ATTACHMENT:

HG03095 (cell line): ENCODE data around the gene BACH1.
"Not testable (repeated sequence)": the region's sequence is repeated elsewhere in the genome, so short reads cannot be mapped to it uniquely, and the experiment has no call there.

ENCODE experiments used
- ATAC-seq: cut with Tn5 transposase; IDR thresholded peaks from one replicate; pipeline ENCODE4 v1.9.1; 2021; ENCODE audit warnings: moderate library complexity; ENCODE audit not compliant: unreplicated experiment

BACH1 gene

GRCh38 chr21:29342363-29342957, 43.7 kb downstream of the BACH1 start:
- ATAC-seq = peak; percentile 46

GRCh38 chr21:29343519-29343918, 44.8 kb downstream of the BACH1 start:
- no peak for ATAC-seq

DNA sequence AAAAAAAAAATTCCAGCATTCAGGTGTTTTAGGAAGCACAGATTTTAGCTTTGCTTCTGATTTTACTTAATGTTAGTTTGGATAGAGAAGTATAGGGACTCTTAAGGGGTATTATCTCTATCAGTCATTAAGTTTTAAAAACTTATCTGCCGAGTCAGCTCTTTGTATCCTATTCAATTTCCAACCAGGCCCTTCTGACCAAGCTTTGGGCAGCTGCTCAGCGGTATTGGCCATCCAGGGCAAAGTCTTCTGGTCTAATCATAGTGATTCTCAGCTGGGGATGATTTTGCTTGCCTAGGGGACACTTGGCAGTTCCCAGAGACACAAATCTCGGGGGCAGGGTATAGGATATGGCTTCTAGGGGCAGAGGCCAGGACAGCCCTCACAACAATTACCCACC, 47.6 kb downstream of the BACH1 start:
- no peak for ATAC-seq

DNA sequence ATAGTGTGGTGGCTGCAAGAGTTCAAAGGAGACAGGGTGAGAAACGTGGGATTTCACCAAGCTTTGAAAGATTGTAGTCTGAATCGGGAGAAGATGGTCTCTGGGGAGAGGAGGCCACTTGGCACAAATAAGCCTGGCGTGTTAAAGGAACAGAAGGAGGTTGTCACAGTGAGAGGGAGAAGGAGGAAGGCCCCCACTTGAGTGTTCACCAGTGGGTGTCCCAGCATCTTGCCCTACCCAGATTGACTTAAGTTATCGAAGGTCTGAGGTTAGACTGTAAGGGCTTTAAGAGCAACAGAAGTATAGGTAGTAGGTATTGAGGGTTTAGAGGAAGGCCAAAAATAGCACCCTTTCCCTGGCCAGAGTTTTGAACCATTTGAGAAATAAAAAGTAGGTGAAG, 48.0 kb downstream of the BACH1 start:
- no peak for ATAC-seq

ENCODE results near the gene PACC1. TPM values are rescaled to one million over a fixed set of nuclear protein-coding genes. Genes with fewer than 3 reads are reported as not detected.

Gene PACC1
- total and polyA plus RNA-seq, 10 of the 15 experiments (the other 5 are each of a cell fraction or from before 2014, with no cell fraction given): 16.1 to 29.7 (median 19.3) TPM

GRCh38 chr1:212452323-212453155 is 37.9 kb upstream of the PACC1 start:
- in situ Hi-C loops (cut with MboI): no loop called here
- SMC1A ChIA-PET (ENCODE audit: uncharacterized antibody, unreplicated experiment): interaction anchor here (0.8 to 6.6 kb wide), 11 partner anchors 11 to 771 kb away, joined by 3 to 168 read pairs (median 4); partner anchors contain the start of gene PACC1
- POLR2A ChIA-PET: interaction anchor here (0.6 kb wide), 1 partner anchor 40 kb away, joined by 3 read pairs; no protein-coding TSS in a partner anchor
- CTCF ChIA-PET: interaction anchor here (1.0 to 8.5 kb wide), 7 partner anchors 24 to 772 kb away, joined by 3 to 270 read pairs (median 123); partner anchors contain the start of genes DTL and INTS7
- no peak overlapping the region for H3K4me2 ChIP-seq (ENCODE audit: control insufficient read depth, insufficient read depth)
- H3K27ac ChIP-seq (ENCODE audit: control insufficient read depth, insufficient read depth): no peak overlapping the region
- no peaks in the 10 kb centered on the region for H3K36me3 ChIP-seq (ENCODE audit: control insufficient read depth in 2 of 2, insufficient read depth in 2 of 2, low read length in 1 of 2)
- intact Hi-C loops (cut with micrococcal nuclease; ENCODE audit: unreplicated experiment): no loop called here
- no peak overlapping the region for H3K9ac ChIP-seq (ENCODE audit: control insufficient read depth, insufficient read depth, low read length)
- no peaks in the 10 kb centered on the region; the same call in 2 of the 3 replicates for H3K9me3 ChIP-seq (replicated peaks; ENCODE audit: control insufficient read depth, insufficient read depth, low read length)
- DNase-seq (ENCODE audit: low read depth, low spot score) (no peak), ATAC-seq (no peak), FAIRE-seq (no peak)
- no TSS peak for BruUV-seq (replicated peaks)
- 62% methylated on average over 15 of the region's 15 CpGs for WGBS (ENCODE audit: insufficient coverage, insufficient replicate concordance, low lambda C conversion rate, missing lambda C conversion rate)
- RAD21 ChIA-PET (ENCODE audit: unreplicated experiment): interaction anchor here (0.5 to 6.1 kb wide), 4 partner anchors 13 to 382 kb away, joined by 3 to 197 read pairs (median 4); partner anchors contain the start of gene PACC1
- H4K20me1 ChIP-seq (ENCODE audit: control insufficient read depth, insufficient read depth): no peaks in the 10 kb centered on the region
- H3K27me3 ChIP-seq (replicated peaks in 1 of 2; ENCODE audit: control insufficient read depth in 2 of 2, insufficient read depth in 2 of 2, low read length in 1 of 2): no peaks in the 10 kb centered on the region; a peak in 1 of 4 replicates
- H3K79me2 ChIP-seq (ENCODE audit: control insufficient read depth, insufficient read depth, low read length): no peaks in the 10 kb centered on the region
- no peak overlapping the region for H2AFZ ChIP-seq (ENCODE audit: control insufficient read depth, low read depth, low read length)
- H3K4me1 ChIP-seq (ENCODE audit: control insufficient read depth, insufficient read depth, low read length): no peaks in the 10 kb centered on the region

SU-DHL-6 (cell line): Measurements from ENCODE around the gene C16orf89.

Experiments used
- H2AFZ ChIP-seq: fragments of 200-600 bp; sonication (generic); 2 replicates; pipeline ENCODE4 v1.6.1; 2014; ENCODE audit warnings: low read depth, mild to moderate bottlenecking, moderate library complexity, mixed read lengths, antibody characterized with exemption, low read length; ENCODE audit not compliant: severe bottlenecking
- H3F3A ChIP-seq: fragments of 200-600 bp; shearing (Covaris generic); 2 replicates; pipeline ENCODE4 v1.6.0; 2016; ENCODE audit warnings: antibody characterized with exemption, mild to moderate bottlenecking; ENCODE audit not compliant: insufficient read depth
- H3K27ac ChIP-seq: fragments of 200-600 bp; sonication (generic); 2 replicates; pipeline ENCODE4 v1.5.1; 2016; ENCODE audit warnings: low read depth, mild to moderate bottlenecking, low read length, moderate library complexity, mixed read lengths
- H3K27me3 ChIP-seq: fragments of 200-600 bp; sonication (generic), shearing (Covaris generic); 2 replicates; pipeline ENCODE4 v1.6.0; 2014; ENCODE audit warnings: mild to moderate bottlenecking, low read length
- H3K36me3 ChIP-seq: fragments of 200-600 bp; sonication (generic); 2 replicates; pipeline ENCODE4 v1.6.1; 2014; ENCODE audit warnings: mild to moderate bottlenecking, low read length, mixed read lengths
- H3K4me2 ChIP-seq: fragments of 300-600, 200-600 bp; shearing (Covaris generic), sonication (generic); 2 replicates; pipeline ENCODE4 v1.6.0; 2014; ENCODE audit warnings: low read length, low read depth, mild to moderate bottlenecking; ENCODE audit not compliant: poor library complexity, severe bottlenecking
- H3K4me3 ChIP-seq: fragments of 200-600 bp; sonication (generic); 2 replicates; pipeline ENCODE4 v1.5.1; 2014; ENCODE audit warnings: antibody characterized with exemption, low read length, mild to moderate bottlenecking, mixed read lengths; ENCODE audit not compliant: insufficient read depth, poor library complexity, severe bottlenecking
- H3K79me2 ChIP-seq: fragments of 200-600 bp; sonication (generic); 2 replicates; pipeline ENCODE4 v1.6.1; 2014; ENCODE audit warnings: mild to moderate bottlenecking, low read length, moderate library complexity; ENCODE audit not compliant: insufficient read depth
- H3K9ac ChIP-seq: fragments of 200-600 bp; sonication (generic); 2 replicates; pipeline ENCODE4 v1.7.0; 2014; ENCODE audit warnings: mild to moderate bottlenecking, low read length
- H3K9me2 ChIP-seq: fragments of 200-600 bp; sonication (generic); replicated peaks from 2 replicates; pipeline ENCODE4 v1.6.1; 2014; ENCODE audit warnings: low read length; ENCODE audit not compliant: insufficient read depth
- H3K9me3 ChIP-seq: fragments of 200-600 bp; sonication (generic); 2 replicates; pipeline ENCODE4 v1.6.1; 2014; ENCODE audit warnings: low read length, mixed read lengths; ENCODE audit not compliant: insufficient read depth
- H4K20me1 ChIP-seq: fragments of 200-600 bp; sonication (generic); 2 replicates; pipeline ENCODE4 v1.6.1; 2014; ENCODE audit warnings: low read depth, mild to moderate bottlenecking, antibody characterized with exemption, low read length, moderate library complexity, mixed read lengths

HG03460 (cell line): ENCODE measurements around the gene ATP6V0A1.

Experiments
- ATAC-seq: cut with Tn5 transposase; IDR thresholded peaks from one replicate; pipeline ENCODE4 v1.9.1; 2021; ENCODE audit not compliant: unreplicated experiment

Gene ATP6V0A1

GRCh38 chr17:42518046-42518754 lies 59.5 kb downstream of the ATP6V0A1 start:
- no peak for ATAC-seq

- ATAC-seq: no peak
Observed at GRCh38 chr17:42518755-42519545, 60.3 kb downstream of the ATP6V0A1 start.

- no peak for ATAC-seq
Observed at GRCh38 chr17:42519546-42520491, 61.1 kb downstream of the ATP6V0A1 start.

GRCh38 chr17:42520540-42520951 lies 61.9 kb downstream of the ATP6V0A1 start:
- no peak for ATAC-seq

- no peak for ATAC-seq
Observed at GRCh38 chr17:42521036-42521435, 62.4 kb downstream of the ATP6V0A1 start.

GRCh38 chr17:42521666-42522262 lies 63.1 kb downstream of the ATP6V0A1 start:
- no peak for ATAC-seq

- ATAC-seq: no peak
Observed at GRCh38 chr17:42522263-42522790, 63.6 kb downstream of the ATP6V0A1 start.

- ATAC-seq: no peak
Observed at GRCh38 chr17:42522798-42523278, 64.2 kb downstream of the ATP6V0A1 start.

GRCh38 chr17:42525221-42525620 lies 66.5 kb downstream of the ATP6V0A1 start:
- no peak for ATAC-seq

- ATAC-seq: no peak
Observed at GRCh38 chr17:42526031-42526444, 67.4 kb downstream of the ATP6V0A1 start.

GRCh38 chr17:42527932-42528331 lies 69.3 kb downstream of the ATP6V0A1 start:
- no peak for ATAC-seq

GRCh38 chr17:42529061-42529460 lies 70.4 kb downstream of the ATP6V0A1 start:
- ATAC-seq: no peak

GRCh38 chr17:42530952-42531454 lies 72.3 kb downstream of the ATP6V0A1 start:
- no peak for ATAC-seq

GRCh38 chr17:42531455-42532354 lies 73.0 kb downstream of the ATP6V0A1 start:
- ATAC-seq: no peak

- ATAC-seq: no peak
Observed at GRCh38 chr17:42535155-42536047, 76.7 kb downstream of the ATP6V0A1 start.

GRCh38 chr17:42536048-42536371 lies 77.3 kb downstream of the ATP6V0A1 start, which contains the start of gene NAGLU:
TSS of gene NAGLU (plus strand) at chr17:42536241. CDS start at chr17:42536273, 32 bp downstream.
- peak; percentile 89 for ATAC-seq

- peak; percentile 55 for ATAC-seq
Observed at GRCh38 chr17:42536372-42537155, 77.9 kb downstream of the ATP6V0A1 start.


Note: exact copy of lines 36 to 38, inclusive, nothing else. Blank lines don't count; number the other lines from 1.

- H3K4me1 ChIP-seq (ENCODE audit: control insufficient read depth, insufficient read depth, low read length): no peaks in the 10 kb centered on the region

SU-DHL-6 (cell line): Measurements from ENCODE around the gene C16orf89.

Experiments used